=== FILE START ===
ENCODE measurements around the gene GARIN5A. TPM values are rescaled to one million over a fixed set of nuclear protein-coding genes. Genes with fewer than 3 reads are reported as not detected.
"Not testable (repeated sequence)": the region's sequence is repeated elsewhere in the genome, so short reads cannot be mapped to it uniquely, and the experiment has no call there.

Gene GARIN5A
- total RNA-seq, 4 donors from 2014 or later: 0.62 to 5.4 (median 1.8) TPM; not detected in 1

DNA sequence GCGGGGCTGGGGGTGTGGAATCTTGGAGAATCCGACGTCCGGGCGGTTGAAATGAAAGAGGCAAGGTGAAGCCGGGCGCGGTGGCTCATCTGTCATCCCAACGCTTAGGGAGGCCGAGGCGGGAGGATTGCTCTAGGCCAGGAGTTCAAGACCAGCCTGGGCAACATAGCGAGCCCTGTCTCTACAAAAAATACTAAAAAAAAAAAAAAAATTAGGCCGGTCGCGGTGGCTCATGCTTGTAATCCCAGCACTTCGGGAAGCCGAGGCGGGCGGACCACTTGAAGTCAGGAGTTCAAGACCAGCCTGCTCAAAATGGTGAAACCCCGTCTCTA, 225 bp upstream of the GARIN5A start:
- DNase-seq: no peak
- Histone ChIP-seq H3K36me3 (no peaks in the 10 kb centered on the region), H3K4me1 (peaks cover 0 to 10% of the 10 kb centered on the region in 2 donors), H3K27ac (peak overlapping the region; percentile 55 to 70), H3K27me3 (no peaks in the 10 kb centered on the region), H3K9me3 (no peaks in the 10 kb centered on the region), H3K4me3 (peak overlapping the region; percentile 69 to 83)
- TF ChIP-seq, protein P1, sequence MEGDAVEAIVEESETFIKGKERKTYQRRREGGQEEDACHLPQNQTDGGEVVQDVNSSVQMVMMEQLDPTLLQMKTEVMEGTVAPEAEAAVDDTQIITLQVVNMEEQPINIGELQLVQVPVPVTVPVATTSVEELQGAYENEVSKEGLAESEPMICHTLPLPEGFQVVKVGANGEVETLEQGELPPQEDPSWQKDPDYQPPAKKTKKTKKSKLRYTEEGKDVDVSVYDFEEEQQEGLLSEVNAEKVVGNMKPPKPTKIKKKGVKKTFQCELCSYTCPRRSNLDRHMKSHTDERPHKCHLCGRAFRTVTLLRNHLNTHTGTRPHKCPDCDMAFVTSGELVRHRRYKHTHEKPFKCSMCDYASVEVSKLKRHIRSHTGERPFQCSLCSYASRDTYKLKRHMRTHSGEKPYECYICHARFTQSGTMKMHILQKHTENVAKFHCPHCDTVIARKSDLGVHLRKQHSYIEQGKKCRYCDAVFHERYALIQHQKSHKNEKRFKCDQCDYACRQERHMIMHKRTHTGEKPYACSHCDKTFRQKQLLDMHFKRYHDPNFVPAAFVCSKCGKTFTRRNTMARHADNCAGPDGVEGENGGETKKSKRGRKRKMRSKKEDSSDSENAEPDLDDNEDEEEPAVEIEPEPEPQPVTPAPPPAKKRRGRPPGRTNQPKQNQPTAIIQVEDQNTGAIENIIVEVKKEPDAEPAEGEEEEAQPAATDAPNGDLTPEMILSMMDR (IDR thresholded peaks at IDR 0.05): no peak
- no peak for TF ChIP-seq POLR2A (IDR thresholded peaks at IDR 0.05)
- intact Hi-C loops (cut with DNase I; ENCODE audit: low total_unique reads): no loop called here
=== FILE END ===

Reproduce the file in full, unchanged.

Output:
ENCODE measurements around the gene GARIN5A. TPM values are rescaled to one million over a fixed set of nuclear protein-coding genes. Genes with fewer than 3 reads are reported as not detected.
"Not testable (repeated sequence)": the region's sequence is repeated elsewhere in the genome, so short reads cannot be mapped to it uniquely, and the experiment has no call there.

Gene GARIN5A
- total RNA-seq, 4 donors from 2014 or later: 0.62 to 5.4 (median 1.8) TPM; not detected in 1

DNA sequence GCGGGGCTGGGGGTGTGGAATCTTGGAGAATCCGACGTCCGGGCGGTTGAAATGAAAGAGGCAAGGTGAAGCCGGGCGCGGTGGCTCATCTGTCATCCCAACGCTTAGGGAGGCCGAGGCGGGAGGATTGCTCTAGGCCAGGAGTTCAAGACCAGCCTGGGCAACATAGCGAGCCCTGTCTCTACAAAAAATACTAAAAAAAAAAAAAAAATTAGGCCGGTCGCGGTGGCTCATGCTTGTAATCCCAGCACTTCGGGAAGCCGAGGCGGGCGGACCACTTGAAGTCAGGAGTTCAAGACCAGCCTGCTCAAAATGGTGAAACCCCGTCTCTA, 225 bp upstream of the GARIN5A start:
- DNase-seq: no peak
- Histone ChIP-seq H3K36me3 (no peaks in the 10 kb centered on the region), H3K4me1 (peaks cover 0 to 10% of the 10 kb centered on the region in 2 donors), H3K27ac (peak overlapping the region; percentile 55 to 70), H3K27me3 (no peaks in the 10 kb centered on the region), H3K9me3 (no peaks in the 10 kb centered on the region), H3K4me3 (peak overlapping the region; percentile 69 to 83)
- TF ChIP-seq, protein P1, sequence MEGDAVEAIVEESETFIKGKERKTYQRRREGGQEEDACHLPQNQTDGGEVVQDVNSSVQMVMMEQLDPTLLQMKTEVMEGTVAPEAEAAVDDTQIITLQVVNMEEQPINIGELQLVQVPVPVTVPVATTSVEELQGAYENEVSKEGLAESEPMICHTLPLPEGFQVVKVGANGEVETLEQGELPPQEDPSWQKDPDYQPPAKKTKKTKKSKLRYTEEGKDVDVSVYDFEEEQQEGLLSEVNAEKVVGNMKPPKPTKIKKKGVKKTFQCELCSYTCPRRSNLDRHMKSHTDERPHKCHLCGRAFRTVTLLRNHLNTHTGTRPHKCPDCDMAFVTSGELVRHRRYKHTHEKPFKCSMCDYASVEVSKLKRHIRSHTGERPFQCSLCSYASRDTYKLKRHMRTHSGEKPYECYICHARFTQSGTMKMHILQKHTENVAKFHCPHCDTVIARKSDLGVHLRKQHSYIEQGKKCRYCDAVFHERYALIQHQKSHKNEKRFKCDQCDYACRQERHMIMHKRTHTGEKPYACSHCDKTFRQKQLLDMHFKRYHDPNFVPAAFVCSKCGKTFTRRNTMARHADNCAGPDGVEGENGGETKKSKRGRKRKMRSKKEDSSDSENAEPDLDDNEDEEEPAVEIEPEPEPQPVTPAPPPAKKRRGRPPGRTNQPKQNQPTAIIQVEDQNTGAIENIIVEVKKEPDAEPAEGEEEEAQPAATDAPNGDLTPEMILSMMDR (IDR thresholded peaks at IDR 0.05): no peak
- no peak for TF ChIP-seq POLR2A (IDR thresholded peaks at IDR 0.05)
- intact Hi-C loops (cut with DNase I; ENCODE audit: low total_unique reads): no loop called here